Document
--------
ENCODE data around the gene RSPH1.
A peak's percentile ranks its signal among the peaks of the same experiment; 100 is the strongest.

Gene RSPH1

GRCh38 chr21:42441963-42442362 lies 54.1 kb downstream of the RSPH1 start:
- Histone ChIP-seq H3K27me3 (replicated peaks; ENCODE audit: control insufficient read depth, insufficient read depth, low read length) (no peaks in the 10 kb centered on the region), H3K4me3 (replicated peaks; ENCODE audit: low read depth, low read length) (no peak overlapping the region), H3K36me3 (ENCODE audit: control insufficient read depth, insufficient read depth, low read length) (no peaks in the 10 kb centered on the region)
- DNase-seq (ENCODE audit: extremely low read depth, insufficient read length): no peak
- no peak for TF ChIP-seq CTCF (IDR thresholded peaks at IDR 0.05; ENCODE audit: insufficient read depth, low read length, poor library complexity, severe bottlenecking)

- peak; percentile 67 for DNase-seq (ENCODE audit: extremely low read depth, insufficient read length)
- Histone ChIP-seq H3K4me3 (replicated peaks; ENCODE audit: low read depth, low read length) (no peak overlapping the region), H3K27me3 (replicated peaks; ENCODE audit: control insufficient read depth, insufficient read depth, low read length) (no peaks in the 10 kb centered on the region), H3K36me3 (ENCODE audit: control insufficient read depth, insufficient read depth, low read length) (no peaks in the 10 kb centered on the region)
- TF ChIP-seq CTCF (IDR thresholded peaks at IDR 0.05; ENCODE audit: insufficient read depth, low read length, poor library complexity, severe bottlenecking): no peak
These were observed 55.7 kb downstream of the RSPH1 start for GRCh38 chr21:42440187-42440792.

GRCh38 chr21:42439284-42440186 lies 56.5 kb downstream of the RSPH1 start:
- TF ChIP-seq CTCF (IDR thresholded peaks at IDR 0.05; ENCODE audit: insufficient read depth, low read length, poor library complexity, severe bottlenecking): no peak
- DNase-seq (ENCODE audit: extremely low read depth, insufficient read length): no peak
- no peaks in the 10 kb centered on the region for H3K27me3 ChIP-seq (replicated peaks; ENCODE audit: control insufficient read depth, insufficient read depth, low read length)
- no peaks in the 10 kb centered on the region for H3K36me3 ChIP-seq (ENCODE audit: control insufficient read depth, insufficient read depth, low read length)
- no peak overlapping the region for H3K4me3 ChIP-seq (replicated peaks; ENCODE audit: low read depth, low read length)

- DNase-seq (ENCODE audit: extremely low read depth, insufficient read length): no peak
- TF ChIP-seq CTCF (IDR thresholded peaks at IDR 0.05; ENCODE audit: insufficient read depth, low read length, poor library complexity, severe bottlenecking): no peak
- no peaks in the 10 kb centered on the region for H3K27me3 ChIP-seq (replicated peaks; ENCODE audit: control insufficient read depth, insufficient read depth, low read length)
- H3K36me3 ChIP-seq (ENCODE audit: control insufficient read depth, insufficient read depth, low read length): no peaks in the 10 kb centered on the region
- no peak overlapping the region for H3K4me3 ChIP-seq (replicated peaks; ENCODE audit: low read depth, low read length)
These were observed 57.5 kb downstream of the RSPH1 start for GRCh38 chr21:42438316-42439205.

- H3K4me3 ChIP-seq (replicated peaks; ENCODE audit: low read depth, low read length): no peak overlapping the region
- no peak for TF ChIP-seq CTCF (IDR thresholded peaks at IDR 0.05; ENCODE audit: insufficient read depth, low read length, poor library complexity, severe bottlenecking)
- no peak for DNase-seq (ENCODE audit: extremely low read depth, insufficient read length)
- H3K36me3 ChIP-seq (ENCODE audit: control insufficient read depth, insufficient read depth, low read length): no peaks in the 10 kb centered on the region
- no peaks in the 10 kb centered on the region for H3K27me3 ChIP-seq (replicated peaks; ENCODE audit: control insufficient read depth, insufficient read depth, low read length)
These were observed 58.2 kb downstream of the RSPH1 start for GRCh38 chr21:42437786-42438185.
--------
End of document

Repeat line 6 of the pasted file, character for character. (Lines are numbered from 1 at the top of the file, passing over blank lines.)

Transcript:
- DNase-seq (ENCODE audit: extremely low read depth, insufficient read length): no peak